This Bike Company Launched a Black Reparations Program. Then the Lawyers Called.

Rivendell Bicycle Works built a loyal following by ignoring convention. But what happens when good intentions spark public outrage in a country divided?

Acouple months later, on October 1, 2020, Petersen put out a press release announcing that Rivendell would offer a 45 percent discount to any Black customer who wanted to buy a bike.

“The American bicycle industry has been racist, often overtly racist, since 1878,” the company wrote in the release. “Rivendell has been obliviously—not ‘obviously’—racist most of the time since 1994. We say this not to scold the industry, not to be publicly humble, not to scold other bicycle businesses, and not to be uncharacteristically on trend. It’s just true.”

Rivendell’s nine staff members were on board to launch the Black Reparations Pricing, or BRP. The company would not increase prices on other frames and would dedicate 10 percent of its inventory to BRP for customers who identified as Black. 

Eight days after Rivendell formally announced BRP, Harmeet Dhillon, a lawyer, former Republican Party official, frequent Fox News guest, and founder of the Center for American Liberty, tried to put a stop to Rivendell’s BRP program. Dhillon and the Center for American Liberty cited both federal and California laws that prohibit any business from participating in discrimination based on race. “Rivendell Bicycle Work’s [sic] Black Reparations Pricing is illegal,” Dhillon wrote in a press release. “Every customer is entitled to pricing on non-discriminatory terms. We demand you discontinue this policy immediately, or legal action may ensue.”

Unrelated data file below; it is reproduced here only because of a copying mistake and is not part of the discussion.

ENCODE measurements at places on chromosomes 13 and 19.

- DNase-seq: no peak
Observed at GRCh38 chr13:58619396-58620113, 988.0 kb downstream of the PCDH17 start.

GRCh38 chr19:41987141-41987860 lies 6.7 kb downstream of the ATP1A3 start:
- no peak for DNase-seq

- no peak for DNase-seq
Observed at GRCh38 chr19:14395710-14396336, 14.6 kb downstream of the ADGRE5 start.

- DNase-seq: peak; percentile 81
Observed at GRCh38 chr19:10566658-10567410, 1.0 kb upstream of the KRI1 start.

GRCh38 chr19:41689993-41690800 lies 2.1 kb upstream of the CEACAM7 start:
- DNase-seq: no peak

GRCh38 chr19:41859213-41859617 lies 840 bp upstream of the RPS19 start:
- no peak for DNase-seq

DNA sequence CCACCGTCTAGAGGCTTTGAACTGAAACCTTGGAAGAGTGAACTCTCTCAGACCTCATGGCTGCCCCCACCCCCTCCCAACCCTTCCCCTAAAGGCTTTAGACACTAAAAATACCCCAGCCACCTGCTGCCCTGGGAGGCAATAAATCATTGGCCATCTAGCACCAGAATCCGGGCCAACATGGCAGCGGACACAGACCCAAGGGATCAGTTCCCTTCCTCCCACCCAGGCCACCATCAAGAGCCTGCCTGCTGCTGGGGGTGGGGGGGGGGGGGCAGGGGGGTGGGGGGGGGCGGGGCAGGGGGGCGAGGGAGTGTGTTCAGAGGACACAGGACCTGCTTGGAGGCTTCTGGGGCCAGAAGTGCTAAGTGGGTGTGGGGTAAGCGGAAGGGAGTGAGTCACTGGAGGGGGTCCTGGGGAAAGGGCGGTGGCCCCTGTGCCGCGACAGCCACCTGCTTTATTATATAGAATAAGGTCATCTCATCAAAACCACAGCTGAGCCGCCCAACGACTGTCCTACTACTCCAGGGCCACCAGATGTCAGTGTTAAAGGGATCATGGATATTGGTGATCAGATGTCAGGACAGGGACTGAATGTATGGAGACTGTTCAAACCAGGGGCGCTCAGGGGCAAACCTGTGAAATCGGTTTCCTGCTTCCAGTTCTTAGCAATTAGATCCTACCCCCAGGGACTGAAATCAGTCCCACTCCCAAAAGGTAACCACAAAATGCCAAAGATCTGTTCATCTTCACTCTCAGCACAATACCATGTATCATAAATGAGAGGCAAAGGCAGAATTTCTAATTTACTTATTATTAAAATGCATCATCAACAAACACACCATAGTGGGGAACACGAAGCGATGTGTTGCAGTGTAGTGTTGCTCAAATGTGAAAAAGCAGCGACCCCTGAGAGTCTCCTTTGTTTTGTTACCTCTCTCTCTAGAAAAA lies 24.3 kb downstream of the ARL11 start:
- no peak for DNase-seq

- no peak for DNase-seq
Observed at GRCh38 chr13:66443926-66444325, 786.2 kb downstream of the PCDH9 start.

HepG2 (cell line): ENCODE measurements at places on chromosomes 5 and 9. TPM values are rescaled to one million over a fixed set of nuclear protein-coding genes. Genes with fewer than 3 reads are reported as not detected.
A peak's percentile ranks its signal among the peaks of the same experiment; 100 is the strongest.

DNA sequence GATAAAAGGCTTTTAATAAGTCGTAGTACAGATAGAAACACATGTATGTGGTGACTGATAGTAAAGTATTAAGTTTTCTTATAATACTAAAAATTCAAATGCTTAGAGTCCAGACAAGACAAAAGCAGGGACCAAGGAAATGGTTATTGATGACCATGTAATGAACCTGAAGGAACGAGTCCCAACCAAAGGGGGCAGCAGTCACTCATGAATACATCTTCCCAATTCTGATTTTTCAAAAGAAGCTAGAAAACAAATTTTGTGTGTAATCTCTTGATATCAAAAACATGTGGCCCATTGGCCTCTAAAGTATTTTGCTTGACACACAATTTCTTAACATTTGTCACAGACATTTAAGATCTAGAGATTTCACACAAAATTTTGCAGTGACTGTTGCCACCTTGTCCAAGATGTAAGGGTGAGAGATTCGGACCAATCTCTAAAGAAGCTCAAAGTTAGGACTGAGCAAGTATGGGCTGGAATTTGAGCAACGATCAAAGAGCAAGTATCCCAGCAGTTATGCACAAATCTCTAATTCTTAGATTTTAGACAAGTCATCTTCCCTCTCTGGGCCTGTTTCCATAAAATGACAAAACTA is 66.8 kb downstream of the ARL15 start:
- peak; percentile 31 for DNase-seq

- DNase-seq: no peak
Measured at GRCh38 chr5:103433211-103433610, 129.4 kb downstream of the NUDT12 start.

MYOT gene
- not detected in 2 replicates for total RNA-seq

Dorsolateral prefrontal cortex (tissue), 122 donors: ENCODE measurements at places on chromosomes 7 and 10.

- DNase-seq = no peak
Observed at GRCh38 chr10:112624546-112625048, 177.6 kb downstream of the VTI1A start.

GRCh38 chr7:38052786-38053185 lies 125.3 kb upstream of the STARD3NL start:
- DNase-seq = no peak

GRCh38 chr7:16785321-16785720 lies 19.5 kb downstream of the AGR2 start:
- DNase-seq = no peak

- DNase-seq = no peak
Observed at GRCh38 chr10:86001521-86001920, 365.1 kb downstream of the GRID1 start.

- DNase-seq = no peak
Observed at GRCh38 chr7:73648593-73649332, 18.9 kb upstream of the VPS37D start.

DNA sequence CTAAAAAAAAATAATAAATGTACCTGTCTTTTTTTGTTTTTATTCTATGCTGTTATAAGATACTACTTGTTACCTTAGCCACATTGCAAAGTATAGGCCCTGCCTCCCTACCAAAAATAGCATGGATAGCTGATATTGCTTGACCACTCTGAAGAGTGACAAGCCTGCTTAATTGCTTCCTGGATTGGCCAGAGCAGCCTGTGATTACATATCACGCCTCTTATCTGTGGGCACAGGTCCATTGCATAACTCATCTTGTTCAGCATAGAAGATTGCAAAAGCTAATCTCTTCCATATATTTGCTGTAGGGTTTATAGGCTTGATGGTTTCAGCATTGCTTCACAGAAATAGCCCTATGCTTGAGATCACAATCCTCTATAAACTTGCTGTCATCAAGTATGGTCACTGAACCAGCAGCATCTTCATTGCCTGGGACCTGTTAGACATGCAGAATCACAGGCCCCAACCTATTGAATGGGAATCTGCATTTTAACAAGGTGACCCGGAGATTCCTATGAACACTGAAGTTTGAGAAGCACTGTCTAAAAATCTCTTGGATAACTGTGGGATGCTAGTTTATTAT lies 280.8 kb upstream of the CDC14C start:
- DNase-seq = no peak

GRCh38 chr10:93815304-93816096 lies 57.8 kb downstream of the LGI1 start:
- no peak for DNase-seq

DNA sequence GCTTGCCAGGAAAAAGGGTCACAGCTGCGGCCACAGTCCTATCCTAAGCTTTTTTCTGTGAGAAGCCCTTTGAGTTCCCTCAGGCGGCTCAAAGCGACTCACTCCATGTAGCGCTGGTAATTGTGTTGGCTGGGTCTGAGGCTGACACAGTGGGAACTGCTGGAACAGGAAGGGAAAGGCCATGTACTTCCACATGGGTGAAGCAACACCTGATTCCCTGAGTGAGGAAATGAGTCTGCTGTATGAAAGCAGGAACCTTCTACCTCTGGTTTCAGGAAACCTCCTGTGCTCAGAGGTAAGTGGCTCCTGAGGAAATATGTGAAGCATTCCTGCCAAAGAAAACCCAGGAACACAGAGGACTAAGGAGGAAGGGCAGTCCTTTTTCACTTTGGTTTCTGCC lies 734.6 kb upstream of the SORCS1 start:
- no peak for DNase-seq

The program was shut down on the advice of Rivendell’s lawyers. “The whole thing—it was a grand plan that fizzled out,” says Petersen. “We were afraid for our physical well-being. It was really ugly around here. We were all miserable.”

“From a strictly legal perspective, we’ve been handcuffed,” Petersen wrote in a blog announcing the end of the reparations program.

Vernon never got his bike. He expressed the painful irony of a lawyer on the other side of the country blocking a willful transaction between him and Rivendell.

Today, more than a year after the reparations program ended, BRP lives on as BRF—Bikes R Fun—and as a standalone charitable fund that supports various causes. Rivendell customers donated $54,000 in 2021. “A lot of that went to places that would bum the right wing out, but we (I know I can use the collective we here) don’t care what they think,” Keating wrote in a recent email newsletter.


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